The Perfect Strawberry Dilemma

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The problem with perfect strawberries is that they are only perfect briefly. As in right now. By breakfast time tomorrow they may already be getting soft spots and by the day after mold may set in.

It’s an aspect of local eating that sometimes trips people up. The well-earned kudos for the superior flavors of local produce come from the fact that it is picked in season at its peak. In some cases, as with leafy greens, this may mean that the produce actually lasts longer than its supermarket cousin. But with fruit, it’s a different story. Especially with a fruit such as strawberries, which should never be stored in the refrigerator because doing so totally changes the taste and texture. People buy an extra quart or two because they’re so good, thinking they’ll have all week to enjoy them. Wrong!

So I may have overdone it with the strawberries at this past Tuesday’s CSA distribution. I’ve been getting strawberries from the farmers’ markets for a few weeks now. They’ve been good, but not knock-your-socks-off fabulous. There is a difference between in season and in peak season. These CSA strawberries were peak.

So when there were extras leftover at the end of the distribution, I couldn’t resist. I took extras. Lots of extras.

I had some with breakfast the next day, but by the time I came back from work it was evident that I had to do something with the rest now. I set aside a few of the most likely candidates for the following day’s breakfast, but there were still a ton to deal with.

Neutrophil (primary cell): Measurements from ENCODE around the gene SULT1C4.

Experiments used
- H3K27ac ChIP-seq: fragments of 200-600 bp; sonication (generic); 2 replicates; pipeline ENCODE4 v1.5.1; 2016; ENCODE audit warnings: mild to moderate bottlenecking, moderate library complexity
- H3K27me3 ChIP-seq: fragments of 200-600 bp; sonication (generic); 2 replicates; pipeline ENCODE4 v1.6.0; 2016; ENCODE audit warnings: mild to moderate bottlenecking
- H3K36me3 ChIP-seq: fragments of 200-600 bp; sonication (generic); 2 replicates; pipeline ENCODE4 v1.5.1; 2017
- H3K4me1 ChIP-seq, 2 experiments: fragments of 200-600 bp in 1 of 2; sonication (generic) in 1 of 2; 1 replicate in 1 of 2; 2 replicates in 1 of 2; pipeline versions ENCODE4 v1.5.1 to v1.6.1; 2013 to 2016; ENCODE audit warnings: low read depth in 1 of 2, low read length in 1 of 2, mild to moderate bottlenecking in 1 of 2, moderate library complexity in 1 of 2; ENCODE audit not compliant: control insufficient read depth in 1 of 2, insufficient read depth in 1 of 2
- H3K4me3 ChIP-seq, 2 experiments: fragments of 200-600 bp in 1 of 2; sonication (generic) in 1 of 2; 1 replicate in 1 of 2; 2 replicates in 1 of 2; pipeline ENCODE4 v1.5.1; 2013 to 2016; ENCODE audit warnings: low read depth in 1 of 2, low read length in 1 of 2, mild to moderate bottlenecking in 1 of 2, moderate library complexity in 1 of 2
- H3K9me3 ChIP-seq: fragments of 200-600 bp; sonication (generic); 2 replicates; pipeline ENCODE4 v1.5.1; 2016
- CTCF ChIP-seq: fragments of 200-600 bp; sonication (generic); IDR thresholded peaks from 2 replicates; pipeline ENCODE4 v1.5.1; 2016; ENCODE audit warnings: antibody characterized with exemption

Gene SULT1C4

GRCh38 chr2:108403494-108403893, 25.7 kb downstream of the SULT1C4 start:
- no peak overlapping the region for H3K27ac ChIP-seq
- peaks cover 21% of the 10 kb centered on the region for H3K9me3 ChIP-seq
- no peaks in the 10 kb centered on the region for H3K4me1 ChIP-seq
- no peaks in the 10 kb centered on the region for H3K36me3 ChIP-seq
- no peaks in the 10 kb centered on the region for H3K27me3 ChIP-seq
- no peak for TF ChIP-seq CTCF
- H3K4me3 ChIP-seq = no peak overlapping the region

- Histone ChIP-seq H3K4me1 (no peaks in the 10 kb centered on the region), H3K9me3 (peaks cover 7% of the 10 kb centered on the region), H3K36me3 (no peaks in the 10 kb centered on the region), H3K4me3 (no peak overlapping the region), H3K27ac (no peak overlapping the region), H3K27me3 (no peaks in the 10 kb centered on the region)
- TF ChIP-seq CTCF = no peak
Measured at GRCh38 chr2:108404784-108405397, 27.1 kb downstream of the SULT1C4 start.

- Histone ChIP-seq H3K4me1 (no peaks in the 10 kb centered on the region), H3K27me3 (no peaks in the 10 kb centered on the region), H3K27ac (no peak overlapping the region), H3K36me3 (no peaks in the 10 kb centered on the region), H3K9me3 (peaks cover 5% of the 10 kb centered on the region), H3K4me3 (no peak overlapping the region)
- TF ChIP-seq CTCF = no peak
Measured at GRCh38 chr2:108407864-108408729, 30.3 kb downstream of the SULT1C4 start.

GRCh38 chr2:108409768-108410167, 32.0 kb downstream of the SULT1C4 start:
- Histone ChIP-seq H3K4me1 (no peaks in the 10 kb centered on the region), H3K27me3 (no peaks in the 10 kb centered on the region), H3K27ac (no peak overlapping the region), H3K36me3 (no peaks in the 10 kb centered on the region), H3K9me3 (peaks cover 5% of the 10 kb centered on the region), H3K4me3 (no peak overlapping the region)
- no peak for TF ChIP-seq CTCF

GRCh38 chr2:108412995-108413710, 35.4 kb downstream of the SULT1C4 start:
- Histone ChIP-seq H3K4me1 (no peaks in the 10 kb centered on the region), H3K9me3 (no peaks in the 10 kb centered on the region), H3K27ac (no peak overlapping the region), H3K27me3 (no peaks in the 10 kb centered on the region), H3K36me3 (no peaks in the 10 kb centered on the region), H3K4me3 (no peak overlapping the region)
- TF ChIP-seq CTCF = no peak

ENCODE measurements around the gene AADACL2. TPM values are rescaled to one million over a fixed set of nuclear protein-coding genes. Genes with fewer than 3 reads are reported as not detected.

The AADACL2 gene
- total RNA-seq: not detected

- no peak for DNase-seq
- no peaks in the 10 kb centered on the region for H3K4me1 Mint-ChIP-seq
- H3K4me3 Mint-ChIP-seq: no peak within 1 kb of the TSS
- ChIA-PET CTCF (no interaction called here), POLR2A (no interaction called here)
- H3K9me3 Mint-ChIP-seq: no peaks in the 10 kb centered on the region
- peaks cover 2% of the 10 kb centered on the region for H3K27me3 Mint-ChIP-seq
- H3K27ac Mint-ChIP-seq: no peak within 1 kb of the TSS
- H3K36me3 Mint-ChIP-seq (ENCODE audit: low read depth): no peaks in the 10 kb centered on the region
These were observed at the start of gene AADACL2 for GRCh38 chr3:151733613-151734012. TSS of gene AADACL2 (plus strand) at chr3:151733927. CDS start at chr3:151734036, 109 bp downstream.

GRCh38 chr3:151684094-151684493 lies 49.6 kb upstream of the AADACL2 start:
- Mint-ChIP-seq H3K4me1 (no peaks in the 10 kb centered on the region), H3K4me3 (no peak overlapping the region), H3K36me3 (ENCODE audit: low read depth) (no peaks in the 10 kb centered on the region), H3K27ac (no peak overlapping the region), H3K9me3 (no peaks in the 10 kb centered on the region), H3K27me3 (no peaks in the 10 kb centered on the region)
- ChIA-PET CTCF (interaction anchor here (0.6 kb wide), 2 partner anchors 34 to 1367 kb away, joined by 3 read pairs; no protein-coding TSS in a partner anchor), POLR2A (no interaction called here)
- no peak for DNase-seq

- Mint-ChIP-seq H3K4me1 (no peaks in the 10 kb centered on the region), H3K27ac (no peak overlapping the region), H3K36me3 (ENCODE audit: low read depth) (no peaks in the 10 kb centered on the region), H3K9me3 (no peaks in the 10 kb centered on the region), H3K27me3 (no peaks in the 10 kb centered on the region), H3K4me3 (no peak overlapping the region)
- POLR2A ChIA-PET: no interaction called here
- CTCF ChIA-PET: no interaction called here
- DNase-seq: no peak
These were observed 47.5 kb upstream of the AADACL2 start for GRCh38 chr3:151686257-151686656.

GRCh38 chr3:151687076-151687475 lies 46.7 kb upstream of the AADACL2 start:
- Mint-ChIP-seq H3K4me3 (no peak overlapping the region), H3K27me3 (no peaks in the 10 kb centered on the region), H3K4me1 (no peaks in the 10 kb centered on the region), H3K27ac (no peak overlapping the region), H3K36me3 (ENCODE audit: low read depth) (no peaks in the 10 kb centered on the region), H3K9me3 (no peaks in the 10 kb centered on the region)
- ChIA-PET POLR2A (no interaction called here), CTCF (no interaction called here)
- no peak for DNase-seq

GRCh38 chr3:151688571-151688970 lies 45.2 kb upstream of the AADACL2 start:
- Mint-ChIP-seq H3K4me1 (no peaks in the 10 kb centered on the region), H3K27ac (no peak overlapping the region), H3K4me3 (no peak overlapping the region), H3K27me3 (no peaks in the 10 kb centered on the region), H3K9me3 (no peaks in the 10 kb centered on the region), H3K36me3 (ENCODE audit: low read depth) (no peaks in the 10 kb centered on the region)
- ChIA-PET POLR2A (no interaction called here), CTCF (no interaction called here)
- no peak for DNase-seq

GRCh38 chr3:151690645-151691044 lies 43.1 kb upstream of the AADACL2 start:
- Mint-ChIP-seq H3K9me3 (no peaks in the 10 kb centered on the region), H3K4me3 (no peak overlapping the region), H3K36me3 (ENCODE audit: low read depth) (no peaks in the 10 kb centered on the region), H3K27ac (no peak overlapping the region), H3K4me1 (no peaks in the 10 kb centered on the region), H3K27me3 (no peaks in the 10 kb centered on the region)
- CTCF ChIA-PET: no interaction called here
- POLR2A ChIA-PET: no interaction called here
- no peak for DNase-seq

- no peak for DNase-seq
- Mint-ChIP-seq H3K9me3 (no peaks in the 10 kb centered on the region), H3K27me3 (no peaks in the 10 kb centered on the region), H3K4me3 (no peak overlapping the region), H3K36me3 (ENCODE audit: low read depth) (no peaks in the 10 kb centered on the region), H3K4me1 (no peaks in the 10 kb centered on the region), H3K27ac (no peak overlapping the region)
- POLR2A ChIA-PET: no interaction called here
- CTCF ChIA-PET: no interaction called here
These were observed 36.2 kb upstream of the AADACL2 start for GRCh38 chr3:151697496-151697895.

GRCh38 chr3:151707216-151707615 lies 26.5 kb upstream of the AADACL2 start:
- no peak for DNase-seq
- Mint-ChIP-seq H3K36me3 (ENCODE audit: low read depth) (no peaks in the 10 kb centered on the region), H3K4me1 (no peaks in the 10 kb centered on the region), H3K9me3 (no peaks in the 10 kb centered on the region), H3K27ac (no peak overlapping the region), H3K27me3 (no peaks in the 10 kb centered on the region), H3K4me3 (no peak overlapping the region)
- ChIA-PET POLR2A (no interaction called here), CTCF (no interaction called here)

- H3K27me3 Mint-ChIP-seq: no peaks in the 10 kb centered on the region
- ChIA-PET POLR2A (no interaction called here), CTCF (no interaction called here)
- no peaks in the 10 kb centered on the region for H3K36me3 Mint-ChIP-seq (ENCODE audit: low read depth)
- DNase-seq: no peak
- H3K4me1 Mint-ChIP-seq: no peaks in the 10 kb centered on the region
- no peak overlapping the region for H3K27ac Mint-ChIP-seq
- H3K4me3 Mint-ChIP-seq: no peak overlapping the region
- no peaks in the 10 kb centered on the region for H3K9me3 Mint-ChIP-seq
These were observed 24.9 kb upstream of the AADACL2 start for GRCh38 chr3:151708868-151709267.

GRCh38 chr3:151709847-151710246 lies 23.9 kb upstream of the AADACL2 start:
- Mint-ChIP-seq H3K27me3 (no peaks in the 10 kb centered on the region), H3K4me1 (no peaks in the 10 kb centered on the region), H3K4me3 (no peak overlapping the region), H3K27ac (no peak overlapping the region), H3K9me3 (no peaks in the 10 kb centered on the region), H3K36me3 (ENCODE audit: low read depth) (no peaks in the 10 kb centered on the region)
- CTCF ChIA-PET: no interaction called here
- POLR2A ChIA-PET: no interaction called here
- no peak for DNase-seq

I made and canned strawberry jam, as well as a strawberries with white wine sauce (to pour over other fruit such as pear halves later in the year for a splendid dessert). This is the sauce, which has whole strawberries floating in it:

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I also froze strawberries (tip: spread your fruit out in a single layer on a cookie sheet and freeze that way before packing into freezer bags or containers. The fruit pieces stay loose and separate and later on you can just take out what you need rather than dealing with a solid block of frozen fruit).

I think I’m done. Not that I won’t enjoy eating them if we get strawberries again in our share next week. But I’ll pass on taking extras.

By the way, I am not complaining!

Botany, Ballet, & Dinner from Scratch: A Memoir with Recipes by Leda Meredith

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One response to “The Perfect Strawberry Dilemma”

  1. acmeplant says:

    I do the freezing thing till another, tart-er fruit comes along for me to combine it with. Although…rhubarb is in season now and I came up with a great rhubarb strawberry jam recipe last year (twice as much rhubarb as strawberries is key). What about canning pie filling for later use?

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